There’s so much more to mermaids than wearing shell-shaped bras and falling for guys way beyond their reach. The mythical creatures have been roaming the seven seas, as well as the collective mind, for thousands of years and have sparked mass madness more than once. Here are some basics on the fishy ladies:
First of all it strikes me that mermaids, just like dragons, are found in a myriad of different cultures spread all over the world. In general they are described as beautiful women with a fish tail, long floating hair and an enchanting voice that lure seamen to their untimely death –because their intentions are not as fair as their looks. Sometimes they bring luck and grant magical wishes, but in most stories they are a bad omen and live only to seduce, drown or devour whomever crosses their path.
The biggest misconception is to call a mermaid “siren”. The original sirens were half woman/half bird creatures in the Greek mythology. They were believed to be the former handmaidens of the goddess Persephone, whose abduction by Hades, god of the underworld, made her mother Demeter, also a goddess, out of her mind with grief. She transformed the loyal handmaidens in birds and had them search the globe for her dear daughter, but refused to return them back to normal once they failed to do so. The sirens’ bad luck didn’t end their: they foolishly entered a singing contest against the nine muses, which they lost despite having beautiful voices –because, honestly: who can compete with thé muses?! The latter proved to be more than bad winners and stripped the creatures of most of their feathers, leaving them half naked.The angry sirens then settled on a deserted isle, where they spent their days turning their anger towards mankind in general, hypnotizing seamen with their amazing singing and having ships wreck on the coast of the island. One of the only ones who managed to escape their evil plan was smarty-pants Odysseus, who tied himself to the mast of his ship when he sailed by in order to not do anything foolish upon hearing the siren’s music.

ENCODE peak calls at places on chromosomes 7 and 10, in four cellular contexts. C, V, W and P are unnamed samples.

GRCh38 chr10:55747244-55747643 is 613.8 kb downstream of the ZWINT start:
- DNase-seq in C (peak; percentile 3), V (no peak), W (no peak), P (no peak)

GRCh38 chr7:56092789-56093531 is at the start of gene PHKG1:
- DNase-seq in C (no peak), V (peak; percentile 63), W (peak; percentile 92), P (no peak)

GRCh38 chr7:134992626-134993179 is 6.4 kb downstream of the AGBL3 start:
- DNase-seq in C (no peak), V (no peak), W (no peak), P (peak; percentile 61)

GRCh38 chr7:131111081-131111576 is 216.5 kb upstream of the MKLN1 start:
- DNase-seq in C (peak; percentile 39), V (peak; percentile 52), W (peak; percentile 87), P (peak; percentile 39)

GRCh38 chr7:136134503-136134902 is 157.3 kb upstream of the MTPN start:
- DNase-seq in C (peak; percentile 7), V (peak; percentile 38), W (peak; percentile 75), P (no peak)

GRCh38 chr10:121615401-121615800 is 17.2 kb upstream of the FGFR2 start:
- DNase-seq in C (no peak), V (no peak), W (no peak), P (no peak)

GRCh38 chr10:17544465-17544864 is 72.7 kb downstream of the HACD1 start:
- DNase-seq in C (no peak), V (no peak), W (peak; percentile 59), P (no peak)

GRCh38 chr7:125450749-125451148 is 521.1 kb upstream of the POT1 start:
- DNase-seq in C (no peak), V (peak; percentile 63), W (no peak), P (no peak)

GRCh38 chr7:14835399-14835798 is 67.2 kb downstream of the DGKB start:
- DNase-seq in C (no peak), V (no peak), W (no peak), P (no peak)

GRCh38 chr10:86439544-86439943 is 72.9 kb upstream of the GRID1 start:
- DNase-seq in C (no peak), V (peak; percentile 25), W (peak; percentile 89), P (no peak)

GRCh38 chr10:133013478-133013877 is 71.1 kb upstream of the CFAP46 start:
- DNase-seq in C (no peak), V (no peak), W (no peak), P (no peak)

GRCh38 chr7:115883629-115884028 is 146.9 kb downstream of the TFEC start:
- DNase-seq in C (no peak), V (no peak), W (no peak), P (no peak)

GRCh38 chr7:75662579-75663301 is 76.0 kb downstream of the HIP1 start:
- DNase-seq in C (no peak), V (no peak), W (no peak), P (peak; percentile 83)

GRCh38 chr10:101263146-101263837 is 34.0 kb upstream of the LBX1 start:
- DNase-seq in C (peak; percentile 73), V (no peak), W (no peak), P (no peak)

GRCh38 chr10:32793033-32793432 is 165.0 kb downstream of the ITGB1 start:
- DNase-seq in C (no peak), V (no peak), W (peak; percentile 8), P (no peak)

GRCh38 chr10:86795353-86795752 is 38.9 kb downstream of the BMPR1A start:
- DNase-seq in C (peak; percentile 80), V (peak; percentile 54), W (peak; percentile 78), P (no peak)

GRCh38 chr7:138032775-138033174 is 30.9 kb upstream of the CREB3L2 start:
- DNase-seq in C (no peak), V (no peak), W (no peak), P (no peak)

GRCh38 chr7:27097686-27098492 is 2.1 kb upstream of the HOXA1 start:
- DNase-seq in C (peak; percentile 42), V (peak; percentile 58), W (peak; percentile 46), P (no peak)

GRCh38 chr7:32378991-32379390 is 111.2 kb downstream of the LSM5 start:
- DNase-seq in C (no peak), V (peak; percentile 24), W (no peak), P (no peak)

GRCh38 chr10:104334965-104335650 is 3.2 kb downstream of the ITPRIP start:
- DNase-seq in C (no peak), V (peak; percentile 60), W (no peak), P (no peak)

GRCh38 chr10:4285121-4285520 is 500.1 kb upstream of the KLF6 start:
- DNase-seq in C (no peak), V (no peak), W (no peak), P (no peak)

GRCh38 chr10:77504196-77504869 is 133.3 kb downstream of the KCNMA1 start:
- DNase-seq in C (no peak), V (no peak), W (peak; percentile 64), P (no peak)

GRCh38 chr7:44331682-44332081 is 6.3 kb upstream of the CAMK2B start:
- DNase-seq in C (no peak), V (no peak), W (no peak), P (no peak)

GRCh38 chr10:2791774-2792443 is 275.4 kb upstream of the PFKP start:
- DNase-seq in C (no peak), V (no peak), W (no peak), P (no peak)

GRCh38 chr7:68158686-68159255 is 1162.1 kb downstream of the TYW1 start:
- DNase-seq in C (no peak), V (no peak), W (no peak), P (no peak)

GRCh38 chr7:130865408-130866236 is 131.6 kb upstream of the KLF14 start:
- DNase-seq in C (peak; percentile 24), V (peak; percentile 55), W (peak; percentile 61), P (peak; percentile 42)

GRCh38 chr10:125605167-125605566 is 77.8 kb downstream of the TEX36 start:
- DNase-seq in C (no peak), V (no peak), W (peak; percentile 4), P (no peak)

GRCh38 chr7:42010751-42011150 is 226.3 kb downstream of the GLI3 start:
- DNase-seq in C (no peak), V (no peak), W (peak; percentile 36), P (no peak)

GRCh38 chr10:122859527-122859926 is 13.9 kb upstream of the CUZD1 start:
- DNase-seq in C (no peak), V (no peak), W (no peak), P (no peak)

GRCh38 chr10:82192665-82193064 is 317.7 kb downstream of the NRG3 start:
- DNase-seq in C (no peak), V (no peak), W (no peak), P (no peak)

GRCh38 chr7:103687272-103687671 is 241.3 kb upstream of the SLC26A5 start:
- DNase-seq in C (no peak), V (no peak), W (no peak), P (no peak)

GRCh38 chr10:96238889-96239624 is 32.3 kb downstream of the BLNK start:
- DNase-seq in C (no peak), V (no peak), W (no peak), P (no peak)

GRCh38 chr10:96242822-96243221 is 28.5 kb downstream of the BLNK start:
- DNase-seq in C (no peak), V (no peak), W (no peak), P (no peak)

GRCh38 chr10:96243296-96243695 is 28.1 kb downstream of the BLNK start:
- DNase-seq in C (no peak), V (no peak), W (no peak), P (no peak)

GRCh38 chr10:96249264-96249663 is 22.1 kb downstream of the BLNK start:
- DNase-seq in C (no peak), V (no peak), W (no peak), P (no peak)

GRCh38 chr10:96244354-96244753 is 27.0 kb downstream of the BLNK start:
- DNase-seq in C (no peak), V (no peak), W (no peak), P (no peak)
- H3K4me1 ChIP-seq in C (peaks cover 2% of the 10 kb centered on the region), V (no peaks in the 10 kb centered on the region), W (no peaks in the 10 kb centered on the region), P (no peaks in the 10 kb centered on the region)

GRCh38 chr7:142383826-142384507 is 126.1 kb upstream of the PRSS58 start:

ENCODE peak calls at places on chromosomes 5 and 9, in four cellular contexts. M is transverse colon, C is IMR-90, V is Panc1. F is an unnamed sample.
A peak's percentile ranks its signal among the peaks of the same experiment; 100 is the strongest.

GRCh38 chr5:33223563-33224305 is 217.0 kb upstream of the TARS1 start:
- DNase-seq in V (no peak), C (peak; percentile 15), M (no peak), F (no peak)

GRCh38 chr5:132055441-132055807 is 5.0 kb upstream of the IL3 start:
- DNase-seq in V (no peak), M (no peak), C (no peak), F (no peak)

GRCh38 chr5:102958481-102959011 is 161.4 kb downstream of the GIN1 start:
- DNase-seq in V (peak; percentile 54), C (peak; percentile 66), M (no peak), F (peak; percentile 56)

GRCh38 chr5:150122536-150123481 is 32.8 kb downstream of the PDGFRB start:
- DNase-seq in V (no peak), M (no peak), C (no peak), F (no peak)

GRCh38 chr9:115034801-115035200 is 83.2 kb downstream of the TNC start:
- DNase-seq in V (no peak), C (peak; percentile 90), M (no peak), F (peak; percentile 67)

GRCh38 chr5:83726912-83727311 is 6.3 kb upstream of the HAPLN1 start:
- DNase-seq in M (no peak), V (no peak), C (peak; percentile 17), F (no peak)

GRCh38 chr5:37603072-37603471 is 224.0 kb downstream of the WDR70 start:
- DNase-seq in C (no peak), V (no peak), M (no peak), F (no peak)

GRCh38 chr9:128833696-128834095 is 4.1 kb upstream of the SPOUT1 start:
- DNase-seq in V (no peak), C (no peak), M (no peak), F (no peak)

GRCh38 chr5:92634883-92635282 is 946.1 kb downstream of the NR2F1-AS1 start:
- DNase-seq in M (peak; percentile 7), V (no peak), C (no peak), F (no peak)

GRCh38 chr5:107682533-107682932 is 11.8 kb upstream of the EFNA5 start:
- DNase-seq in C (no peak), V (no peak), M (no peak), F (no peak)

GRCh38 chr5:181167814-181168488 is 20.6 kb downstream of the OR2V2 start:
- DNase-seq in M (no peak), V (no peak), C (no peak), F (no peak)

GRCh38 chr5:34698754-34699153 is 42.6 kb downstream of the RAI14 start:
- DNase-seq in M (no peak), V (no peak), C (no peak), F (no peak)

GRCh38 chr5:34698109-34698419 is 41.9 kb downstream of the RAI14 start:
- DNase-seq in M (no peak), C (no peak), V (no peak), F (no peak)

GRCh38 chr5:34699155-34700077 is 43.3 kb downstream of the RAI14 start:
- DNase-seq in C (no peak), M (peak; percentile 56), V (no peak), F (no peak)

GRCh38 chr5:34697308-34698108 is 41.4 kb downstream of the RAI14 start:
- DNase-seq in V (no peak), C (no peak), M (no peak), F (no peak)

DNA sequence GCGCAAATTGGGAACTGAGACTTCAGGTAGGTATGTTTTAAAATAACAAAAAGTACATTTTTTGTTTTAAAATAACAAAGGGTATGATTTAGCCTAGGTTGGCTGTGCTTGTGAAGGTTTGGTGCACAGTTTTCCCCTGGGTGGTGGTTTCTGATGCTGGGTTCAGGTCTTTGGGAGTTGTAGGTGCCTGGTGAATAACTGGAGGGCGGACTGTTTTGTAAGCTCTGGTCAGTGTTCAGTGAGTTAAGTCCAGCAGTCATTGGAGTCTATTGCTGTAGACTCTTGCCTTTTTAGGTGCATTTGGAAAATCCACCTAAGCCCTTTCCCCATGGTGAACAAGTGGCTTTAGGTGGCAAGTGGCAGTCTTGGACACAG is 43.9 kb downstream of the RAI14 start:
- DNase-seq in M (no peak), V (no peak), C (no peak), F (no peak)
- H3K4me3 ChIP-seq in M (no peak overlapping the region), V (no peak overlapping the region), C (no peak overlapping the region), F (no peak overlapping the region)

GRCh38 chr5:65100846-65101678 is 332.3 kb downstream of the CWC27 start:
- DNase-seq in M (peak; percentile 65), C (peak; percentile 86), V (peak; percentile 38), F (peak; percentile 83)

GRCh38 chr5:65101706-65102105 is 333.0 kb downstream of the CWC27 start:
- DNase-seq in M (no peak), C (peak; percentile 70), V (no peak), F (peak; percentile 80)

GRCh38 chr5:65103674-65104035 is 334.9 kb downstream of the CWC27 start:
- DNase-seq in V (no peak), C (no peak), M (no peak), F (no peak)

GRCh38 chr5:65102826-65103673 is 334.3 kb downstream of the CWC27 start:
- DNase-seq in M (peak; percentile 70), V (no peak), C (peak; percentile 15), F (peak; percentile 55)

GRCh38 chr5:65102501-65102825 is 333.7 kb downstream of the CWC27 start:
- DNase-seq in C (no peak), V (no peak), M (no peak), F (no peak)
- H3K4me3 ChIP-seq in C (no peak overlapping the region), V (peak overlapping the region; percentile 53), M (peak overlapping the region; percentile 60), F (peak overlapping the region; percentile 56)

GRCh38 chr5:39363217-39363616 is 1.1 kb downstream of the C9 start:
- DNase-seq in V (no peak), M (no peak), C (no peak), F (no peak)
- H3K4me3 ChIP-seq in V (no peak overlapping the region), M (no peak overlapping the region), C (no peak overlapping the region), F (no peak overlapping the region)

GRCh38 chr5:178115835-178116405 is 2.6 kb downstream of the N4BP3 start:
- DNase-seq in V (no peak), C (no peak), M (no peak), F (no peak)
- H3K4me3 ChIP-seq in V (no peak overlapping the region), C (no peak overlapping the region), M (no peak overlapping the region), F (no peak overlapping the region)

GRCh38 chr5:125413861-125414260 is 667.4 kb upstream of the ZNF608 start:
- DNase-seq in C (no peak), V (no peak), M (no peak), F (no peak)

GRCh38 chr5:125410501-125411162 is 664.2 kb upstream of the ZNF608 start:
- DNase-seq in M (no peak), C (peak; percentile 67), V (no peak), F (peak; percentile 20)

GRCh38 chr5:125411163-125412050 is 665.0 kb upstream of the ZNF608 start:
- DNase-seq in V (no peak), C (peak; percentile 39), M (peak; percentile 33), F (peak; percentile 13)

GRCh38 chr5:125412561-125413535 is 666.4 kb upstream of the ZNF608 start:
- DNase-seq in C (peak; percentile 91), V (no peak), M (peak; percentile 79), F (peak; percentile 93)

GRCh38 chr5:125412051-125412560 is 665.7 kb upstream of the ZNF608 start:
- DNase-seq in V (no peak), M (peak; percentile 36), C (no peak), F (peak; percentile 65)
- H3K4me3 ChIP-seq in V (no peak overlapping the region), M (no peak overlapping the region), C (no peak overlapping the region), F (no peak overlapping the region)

The world’s first real mermaid story goes back to 1000 BC Syria, where the goddess Atargatis tried to drown herself after a failed romance. It’s unclear whether she was rejected by her mortal lover, or accidentally killed him in all her godly might, but the thing is she was absolutely mortified after the relationship ended and hoped living a lifetime with the mental capacity of a goldfish would help her deal with the trauma. Her beauty was such however, that it couldn’t be erased completely, and thus she only became half fish -unfortunately for her, her upper part and brains stayed very much devine. You’re starting to get the hang here: mermaid stories are sad!
Atargatis was technically the first mermaid, but there was a mermàn preceding her: the Babylonian god Onasse was believed to be half man half fish. Mermen are less frequent, but have also appeared in folklore worldwide. Described as even fiercer and meaner than their female counterpart, they were also extraordinarily ugly; with sharp fangs, long greenish hair, a red nose and a scaled skin. The most famous merman is Triton, but nowadays a certain superhero called Aquaman is challenging him in that field. The latter also didn’t bother with the ugly look and goes about looking like a groovy Abercrombie model who just happened to fall off his sailing boat and swam 10 miles to the nearest shore.